John Michael HALL, Petitioner, v. The SUPERIOR COURT of the State of California, In and For the COUNTY OF SHASTA, Respondent, The PEOPLE of the State of California, Real Party in Interest.
Following a preliminary hearing, petitioner John Michael Hall was held to answer on seven counts, the first four of which alleged possession for sale or sale of a controlled substance (Health & Saf.Code, §§ 11378, 11379) on two separate occasions.1 He moved under Penal Code section 995 to set aside those counts of the information relating to the controlled substances for want of competent proof of the nature of the substances seized. His motion was denied and he then petitioned this court for a writ of prohibition restraining the superior court from taking any further action on the challenged counts. (Pen.Code, § 999a.) We issued an alternative writ and stayed the proceedings in order to examine the issues presented. We shall now deny the petition and lift the stay.
FACTUAL AND PROCEDURAL BACKGROUND
In June 1986, an undercover agent purchased a substance from petitioner at the behest of the Shasta County Sheriff's Office on two separate occasions. Petitioner was arrested after the second transaction.
The sheriff's department then submitted the purchased substances to the Bureau of Forensic Services of the California Department of Justice for analysis. The chain of custody of the purchased substances was established up to the time of the hearing by one of the investigating deputies and by James W. Weigand, a supervising criminalist at the Bureau. The Bureau criminalist who prepared the analyses of the substances, Jill Pedersen, was testifying in another case and hence was unavailable for the preliminary hearing. In her place the prosecution called Mr. Weigand, her supervisor. The supervisor authenticated the two reports prepared by the testing criminalist.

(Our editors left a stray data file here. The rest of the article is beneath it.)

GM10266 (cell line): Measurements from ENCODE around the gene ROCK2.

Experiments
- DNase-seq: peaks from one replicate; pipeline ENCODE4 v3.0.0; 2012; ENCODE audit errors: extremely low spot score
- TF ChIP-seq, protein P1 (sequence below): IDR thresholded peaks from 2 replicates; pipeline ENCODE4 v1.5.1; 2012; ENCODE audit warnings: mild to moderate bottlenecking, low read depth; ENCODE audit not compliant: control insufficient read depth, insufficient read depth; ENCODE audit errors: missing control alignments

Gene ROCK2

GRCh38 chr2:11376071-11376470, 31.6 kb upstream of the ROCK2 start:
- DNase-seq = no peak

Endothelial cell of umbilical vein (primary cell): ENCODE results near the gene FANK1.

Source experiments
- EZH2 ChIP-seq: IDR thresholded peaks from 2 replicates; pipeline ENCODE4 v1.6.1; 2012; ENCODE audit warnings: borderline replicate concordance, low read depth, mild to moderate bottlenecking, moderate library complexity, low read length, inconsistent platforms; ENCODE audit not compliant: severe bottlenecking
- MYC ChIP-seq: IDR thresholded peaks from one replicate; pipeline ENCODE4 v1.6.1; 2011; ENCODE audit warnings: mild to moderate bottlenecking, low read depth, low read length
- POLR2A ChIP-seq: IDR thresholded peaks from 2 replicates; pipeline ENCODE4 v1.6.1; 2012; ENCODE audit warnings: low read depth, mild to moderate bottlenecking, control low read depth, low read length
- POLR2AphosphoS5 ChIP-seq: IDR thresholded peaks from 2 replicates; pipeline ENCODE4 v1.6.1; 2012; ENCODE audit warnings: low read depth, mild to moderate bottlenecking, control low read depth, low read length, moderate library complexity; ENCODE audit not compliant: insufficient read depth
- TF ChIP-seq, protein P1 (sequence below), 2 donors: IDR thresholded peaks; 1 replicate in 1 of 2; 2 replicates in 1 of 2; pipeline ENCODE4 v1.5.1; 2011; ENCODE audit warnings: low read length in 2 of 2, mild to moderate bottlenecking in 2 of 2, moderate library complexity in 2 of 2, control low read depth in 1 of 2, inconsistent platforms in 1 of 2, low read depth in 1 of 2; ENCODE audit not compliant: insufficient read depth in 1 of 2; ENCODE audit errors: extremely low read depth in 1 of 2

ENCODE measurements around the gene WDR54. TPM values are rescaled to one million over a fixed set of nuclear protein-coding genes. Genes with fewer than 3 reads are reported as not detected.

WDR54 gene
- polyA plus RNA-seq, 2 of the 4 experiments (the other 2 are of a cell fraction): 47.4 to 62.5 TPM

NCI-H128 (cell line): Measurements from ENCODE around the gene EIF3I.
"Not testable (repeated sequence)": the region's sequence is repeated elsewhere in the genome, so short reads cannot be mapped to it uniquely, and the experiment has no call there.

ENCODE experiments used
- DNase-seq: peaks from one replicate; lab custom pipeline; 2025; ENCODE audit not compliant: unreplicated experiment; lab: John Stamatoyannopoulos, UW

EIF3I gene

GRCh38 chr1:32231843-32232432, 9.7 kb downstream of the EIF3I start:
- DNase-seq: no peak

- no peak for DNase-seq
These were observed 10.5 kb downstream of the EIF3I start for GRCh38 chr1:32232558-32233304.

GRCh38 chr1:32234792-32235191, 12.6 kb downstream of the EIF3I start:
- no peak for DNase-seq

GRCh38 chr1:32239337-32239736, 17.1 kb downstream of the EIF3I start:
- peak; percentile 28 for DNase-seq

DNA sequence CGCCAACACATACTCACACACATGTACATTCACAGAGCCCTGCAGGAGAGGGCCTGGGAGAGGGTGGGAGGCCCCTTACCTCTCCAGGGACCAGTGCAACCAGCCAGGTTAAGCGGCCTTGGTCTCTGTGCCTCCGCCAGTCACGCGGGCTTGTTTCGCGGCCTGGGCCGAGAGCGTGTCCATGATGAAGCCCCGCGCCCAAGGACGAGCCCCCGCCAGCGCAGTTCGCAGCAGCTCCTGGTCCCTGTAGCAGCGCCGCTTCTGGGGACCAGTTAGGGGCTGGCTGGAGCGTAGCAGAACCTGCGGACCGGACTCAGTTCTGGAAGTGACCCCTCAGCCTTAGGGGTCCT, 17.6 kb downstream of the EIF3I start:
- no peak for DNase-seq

Each report, called a “Controlled Substances Evidence Report”, is a single page, printed form which among other things contain a space for recording the results of the laboratory analysis. Both reports contain the entry that the submitted items were “found to contain methamphetamine.”
Petitioner objected to the hearsay conclusion in the reports which identified the substances as methamphetamine. He argued that the reports did not constitute business records and that in any event their admission would deprive him of the right to confront and cross-examine the testing criminalist. The magistrate overruled the objection on the ground the reports met the statutory requirements for business records of the Bureau and therefore came within that exception to the hearsay rule. The challenged reports were then admitted into evidence.
The next day, perhaps as a cautionary measure, the prosecution recalled the supervising criminalist who was then himself qualified as an expert witness. This time the supervisor brought the actual laboratory notes of the testing criminalist. These notes, he explained, “are kept so we know the exact methodology that the analysts have used in the analysis and the conclusions that that person came to, what tests they ran, the weights they had, this type of thing.” The work notes permitted him to “logically follow through to the conclusion that Jill Pedersen made. These notes would substantiate that conclusion.” The notes, which were admitted into evidence, reveal that several tests were conducted on the submitted substance and the results then recorded.